Wednesday, May 25, 2011
When I was 10 years old, however, another man chose to love me and call me his son. For this I will always be grateful. He changed my life, and gave me one of the greatest things I was longing for. I was a small little boy who needed a strong man to shape my life. A hero, a big strong man who was not afraid of anything.
He taught me that real strength was not just in physical appearance or status, but in how you treated those who were weaker than you.
He always loved children, and seemed to prefer the company of laughing children to that of adults. I’ve never seen children who didn’t love Oom George.
I remember walking down the street with him. He would greet complete strangers as if they should know him, and would make jokes wherever he went. He never considered the possibility that anyone he walked into would not know who he was, and enthusiastically greeted them and asked about their welfare.
My dad would interrupt the middle of any conversation and point us to the nice sound of the clarinet or trombone in the song that was playing in the background.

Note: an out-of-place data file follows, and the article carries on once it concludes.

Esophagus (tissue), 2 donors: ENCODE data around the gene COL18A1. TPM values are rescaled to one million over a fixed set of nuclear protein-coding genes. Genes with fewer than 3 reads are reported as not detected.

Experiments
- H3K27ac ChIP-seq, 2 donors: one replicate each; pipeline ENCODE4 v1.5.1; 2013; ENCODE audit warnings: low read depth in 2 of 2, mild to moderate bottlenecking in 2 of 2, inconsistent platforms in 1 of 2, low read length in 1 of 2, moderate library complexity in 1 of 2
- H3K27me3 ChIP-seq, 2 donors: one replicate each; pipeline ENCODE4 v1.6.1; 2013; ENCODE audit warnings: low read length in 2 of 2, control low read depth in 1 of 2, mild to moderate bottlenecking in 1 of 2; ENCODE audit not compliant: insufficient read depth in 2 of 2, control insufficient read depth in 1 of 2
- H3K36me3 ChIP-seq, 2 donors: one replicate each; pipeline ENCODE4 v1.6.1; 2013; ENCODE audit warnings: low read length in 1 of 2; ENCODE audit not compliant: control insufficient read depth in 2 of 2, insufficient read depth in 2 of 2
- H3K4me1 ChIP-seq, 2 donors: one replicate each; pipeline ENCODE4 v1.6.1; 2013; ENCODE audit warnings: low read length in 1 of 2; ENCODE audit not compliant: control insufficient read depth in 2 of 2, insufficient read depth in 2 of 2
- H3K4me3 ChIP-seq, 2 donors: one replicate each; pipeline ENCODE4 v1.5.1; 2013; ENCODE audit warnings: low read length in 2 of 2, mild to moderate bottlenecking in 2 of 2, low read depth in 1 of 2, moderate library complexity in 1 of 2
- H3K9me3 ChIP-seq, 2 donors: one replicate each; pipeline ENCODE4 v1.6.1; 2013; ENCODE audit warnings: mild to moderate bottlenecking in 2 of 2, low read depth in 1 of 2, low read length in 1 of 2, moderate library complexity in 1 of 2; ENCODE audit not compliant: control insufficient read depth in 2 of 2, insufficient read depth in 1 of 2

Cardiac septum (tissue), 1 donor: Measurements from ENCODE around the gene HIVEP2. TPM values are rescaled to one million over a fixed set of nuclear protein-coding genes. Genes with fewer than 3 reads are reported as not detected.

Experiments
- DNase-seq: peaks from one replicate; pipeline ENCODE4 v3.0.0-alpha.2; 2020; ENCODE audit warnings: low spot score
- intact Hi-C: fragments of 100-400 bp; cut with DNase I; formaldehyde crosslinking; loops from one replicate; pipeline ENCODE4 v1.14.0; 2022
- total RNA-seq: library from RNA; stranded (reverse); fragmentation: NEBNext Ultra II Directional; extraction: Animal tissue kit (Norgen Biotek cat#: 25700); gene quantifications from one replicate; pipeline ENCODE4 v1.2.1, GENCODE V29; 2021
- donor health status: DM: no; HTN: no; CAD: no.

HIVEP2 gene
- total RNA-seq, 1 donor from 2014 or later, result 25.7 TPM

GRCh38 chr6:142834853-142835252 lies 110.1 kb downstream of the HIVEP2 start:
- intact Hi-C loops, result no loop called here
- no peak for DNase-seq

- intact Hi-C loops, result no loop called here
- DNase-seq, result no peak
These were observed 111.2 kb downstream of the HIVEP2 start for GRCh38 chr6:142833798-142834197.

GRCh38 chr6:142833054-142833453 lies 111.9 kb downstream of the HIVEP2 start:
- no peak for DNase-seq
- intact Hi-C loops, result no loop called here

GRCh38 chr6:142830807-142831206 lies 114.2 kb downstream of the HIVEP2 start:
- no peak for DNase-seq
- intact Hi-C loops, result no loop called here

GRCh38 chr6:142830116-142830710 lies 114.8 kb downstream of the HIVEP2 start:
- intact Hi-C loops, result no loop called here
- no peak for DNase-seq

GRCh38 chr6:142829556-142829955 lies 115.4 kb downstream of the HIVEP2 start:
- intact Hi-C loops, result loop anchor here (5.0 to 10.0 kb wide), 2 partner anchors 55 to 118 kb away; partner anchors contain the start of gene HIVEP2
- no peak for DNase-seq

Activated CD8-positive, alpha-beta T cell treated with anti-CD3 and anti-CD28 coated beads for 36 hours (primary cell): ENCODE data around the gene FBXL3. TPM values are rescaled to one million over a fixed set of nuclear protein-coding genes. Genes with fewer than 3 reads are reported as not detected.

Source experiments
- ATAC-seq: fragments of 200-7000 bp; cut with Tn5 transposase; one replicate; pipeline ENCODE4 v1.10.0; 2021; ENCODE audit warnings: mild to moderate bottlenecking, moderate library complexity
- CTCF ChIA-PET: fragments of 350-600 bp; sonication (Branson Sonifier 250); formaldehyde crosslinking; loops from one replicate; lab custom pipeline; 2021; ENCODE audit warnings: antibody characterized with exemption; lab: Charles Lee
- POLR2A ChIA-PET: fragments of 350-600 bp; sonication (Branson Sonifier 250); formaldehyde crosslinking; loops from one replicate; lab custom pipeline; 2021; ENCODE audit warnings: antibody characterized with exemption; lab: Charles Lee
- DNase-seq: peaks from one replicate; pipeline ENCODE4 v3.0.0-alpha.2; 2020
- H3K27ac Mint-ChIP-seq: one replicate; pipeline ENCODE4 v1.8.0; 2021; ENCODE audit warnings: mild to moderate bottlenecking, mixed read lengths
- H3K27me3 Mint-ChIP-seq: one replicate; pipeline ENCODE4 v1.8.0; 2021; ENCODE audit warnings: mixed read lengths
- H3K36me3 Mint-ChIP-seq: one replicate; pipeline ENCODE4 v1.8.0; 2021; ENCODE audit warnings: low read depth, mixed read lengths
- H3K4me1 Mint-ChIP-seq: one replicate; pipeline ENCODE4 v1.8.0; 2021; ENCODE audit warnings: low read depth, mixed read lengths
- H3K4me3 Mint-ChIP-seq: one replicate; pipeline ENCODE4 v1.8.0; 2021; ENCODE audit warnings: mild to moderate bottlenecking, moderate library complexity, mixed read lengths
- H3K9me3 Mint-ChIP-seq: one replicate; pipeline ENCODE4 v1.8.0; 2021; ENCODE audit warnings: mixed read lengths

Music was his life.
This was the language of my dad – scales and notes and melodies. He spoke this universal language and understood it well.
It is a great honour when someone is chosen to be the son of a hero. I was chosen – and I honour you as my father. May you rest in peace.
I salute you, Sammajoor.
Thursday, May 19, 2011
Have a nice life you bunch of suckers! Haha
Sunday, May 15, 2011
My son and I went on a Men's camp this weekend, where we spent some time helping a young farmer finish his house.
On Saturday night we also spent some time hunting for roos and other pests like foxes and rabbits.
We built a bonfire out of what must have been more than ten large trees – a lovely sight!
We were not very successful with the hunt, because the area is quite dry and our furry little friends were keeping to themselves. I did have a change to have a go at a fox, but was just too late when he jumped underneath a fence and got away with my shot ringing in his ears.
This was lots of fun – I haven’t had a shot at a living thing for more than 3 years now, and found it quite invigorating. It is not quite the same as hunting for springbuck at 250m distances, as we used a double-barrel shotgun at short distances while the ute was still moving. Would love to do this again.
We also did some skeet-shooting and target practise on tin cans.
My job was to help install insulation in the ceilings. We wore these beautiful orange jump suites which made us look like we were working at a nuclear power plant: